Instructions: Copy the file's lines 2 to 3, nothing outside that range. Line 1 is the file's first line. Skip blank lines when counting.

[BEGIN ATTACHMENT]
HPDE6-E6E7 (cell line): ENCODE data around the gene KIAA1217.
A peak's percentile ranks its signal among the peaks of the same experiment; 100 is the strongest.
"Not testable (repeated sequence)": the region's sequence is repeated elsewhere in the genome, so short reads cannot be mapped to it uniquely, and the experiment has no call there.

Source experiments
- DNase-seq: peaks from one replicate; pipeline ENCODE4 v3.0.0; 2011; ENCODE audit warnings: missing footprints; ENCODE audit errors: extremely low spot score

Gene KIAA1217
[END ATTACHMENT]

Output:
A peak's percentile ranks its signal among the peaks of the same experiment; 100 is the strongest.
"Not testable (repeated sequence)": the region's sequence is repeated elsewhere in the genome, so short reads cannot be mapped to it uniquely, and the experiment has no call there.